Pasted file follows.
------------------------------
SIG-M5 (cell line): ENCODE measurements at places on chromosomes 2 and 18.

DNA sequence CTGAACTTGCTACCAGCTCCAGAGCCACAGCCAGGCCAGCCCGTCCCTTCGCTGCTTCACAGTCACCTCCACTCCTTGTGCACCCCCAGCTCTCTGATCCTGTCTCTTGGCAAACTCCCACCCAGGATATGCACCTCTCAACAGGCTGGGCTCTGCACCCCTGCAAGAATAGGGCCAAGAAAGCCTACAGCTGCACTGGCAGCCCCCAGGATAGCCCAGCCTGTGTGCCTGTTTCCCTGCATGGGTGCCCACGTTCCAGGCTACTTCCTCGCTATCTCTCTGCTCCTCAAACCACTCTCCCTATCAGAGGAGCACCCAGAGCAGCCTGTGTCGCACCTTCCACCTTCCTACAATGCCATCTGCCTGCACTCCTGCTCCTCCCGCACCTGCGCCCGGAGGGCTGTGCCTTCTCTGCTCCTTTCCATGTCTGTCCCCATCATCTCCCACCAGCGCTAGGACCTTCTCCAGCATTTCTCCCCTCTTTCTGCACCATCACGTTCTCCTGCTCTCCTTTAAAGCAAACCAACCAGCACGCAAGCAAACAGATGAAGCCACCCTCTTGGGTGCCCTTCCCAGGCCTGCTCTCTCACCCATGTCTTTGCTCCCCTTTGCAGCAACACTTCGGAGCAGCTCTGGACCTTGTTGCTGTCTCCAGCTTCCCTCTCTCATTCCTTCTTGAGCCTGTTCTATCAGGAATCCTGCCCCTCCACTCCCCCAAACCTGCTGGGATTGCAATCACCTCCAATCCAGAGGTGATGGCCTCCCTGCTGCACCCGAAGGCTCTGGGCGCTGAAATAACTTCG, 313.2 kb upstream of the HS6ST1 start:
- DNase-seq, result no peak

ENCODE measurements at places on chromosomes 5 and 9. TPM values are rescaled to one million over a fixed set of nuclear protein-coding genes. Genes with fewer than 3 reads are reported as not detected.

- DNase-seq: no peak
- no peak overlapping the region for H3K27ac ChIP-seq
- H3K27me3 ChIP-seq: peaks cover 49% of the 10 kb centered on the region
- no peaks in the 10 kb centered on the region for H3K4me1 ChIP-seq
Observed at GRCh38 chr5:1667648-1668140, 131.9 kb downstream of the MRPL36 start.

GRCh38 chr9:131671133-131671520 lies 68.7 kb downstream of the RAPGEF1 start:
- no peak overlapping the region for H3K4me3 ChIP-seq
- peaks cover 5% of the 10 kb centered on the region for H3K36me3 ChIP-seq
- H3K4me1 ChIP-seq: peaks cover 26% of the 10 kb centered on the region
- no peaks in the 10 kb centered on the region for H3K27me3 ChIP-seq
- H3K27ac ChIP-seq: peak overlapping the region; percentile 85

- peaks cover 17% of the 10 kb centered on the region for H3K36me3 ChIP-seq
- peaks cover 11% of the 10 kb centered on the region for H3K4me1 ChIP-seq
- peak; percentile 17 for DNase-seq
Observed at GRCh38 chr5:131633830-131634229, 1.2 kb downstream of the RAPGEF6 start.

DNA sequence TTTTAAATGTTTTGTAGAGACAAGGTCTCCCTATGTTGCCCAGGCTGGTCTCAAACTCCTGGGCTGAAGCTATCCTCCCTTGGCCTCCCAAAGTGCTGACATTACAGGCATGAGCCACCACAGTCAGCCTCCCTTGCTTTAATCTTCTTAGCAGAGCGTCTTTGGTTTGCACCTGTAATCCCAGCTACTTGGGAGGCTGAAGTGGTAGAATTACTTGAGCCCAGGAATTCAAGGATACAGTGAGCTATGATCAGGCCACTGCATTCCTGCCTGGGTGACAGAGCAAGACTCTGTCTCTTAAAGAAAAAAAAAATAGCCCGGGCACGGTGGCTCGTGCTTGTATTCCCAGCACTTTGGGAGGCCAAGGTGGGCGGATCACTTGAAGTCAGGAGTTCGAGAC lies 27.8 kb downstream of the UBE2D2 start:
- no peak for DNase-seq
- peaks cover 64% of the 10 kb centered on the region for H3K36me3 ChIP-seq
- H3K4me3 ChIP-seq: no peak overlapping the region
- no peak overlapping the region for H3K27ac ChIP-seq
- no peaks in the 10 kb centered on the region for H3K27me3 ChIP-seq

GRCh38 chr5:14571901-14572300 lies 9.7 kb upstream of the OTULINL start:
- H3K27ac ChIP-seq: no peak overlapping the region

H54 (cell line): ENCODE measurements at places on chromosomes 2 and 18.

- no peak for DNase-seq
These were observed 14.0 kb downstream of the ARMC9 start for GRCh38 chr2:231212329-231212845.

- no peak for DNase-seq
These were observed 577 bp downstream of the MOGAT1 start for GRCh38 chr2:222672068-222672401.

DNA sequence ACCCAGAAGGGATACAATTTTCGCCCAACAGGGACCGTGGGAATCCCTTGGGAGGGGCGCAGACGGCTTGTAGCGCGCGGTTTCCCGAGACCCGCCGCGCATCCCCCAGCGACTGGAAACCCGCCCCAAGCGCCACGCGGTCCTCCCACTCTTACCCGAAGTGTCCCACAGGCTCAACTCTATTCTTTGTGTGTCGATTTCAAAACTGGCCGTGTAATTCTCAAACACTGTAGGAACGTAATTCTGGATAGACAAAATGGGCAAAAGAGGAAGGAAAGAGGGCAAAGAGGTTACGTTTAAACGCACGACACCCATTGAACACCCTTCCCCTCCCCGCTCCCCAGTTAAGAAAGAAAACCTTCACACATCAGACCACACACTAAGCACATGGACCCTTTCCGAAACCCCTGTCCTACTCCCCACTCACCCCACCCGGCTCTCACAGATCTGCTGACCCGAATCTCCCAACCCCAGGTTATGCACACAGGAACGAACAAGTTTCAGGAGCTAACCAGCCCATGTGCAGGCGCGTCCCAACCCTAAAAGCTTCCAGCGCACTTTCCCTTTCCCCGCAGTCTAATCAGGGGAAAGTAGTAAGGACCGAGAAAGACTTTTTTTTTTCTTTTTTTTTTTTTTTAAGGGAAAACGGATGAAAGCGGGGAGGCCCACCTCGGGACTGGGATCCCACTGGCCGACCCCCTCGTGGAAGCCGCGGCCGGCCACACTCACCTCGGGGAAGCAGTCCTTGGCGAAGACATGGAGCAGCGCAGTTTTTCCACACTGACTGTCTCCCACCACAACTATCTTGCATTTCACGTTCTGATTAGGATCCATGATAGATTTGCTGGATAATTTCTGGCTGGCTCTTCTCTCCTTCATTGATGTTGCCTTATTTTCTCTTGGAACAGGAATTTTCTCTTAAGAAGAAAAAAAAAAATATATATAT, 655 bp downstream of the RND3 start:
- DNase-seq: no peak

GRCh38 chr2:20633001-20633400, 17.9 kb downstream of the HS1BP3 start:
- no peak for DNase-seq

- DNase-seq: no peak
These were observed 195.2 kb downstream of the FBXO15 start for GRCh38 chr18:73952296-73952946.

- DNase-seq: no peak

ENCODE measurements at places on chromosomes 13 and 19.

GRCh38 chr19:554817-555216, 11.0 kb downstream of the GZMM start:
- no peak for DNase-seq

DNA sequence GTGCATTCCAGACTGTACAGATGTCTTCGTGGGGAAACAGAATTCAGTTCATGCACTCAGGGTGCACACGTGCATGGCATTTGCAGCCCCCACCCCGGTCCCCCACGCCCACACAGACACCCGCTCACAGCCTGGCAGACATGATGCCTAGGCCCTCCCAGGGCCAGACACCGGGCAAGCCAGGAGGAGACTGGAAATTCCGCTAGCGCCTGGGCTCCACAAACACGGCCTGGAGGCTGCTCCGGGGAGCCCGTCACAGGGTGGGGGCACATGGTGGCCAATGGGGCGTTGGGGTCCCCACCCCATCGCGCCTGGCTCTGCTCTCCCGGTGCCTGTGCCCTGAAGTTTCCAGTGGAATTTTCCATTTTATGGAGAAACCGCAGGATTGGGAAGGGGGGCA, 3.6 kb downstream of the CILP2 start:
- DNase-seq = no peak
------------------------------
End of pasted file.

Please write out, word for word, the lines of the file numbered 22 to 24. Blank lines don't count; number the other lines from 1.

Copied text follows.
- peaks cover 64% of the 10 kb centered on the region for H3K36me3 ChIP-seq
- H3K4me3 ChIP-seq: no peak overlapping the region
- no peak overlapping the region for H3K27ac ChIP-seq